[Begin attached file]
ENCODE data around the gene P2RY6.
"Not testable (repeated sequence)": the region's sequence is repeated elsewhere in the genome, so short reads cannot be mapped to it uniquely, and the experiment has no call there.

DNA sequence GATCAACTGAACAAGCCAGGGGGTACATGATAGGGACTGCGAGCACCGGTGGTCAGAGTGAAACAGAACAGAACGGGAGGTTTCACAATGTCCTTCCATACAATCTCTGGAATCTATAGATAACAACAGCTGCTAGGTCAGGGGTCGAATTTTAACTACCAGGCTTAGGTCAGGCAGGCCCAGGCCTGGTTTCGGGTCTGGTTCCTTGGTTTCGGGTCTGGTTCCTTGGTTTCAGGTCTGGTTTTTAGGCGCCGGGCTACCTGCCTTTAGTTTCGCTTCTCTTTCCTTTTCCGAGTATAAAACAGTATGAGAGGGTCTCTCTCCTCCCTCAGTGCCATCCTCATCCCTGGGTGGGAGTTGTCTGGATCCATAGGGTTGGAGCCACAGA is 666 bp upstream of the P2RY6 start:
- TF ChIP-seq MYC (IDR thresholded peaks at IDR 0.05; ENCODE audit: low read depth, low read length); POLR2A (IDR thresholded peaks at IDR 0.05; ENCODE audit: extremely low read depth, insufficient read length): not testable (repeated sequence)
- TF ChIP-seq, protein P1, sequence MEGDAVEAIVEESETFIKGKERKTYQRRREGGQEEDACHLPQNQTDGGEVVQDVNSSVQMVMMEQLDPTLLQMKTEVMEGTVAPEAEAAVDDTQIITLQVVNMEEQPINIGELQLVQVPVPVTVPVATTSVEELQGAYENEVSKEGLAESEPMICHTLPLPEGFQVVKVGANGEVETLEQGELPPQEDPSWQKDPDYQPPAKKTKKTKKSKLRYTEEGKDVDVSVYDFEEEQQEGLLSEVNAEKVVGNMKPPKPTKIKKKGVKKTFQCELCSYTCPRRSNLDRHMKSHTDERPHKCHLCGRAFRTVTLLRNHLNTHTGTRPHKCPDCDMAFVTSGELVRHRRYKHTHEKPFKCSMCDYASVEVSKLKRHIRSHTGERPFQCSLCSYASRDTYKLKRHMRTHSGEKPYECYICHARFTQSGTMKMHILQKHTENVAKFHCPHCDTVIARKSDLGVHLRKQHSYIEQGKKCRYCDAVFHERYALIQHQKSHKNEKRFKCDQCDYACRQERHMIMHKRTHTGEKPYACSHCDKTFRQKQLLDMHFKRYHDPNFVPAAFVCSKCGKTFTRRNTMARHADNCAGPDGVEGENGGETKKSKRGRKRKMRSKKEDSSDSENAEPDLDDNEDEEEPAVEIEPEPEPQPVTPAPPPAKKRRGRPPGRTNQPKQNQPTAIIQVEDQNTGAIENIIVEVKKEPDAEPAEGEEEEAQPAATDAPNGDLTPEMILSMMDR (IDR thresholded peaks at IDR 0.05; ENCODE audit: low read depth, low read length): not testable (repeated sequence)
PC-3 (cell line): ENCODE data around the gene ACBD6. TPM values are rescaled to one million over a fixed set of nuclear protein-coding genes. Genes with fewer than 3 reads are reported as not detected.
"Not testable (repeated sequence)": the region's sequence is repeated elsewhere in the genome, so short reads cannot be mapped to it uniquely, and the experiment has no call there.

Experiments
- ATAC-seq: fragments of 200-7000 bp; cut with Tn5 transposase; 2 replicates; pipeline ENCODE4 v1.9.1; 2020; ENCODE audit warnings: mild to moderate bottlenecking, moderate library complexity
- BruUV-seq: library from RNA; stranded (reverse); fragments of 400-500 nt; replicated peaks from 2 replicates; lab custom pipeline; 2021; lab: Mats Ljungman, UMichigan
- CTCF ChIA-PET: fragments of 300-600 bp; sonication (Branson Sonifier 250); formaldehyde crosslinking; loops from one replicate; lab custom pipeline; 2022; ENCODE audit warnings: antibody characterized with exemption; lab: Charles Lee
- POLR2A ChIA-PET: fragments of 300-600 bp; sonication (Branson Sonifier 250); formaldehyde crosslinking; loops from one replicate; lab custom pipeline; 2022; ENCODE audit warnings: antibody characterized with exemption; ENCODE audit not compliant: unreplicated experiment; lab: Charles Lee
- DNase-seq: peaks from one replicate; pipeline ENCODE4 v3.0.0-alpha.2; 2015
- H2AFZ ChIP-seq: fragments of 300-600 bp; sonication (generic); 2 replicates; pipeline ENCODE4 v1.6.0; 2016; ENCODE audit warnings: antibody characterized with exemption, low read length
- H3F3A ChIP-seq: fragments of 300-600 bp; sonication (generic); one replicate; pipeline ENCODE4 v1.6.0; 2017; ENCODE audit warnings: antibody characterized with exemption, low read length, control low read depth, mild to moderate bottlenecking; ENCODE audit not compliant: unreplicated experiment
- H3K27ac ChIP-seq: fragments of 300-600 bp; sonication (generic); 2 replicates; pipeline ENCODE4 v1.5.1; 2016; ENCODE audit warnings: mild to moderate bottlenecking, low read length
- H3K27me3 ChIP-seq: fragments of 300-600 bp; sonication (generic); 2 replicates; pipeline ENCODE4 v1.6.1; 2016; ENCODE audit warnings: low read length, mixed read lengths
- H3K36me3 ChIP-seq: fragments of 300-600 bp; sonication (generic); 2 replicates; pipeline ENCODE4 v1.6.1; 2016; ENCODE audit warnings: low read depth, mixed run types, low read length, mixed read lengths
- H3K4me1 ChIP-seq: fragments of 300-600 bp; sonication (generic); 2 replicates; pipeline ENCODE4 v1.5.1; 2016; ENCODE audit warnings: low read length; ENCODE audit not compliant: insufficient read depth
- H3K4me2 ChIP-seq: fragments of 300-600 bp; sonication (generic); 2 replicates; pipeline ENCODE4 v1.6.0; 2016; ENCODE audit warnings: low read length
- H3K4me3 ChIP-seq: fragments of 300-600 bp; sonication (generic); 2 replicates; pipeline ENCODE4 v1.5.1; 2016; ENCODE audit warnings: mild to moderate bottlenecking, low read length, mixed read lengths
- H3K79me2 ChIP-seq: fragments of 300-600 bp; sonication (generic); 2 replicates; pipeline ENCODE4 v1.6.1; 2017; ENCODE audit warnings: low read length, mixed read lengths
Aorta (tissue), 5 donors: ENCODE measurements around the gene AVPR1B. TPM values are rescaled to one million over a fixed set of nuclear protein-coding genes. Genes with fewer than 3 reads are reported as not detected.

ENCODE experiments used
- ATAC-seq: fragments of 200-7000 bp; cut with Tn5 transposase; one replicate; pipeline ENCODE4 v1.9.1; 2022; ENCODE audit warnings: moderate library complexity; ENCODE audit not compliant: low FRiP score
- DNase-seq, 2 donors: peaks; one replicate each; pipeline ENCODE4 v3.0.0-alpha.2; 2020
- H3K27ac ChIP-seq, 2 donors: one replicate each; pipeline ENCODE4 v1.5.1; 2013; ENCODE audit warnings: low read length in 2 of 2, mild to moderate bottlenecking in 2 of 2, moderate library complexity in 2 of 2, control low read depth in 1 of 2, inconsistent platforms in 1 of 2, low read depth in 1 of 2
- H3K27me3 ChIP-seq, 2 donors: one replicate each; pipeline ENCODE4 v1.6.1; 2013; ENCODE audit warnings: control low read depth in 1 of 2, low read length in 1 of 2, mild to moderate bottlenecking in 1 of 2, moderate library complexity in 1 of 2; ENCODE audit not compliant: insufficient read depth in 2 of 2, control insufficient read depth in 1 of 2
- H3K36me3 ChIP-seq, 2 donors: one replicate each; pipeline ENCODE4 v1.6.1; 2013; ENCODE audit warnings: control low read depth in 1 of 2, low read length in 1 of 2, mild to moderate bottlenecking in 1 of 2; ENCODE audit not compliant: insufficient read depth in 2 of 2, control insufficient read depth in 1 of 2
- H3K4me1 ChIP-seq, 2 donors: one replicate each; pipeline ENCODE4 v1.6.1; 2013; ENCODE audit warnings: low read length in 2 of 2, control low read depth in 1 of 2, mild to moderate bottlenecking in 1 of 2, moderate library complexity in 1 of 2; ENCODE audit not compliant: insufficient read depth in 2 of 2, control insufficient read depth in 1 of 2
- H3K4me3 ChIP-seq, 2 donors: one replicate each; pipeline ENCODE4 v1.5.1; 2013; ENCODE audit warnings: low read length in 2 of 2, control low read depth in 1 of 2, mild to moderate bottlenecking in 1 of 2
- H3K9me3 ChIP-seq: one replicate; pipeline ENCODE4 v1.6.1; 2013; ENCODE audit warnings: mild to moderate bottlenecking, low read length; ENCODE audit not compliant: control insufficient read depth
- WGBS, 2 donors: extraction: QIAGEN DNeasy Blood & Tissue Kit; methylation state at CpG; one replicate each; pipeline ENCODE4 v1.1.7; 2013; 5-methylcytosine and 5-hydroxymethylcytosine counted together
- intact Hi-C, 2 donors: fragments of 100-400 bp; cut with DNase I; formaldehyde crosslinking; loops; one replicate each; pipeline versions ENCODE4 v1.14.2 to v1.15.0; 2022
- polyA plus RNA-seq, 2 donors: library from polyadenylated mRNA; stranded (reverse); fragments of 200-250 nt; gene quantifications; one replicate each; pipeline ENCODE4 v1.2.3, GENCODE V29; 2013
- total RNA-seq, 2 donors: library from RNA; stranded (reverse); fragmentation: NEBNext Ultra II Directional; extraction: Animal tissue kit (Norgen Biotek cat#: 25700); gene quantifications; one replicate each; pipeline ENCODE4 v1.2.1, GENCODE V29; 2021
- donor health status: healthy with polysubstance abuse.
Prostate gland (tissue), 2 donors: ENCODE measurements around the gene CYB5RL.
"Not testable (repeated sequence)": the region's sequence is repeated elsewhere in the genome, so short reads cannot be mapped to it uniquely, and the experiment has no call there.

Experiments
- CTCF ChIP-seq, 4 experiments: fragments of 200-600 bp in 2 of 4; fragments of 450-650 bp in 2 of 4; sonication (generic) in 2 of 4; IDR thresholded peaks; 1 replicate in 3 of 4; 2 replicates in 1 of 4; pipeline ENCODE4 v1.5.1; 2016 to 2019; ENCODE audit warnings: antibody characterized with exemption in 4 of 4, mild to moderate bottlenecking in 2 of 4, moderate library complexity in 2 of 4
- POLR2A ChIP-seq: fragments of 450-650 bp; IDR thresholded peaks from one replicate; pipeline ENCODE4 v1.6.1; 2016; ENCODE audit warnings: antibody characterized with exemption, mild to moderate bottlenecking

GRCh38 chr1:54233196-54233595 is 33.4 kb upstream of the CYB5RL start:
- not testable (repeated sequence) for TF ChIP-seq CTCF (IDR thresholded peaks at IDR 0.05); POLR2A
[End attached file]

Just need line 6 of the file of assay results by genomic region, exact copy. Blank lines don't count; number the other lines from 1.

PC-3 (cell line): ENCODE data around the gene ACBD6. TPM values are rescaled to one million over a fixed set of nuclear protein-coding genes. Genes with fewer than 3 reads are reported as not detected.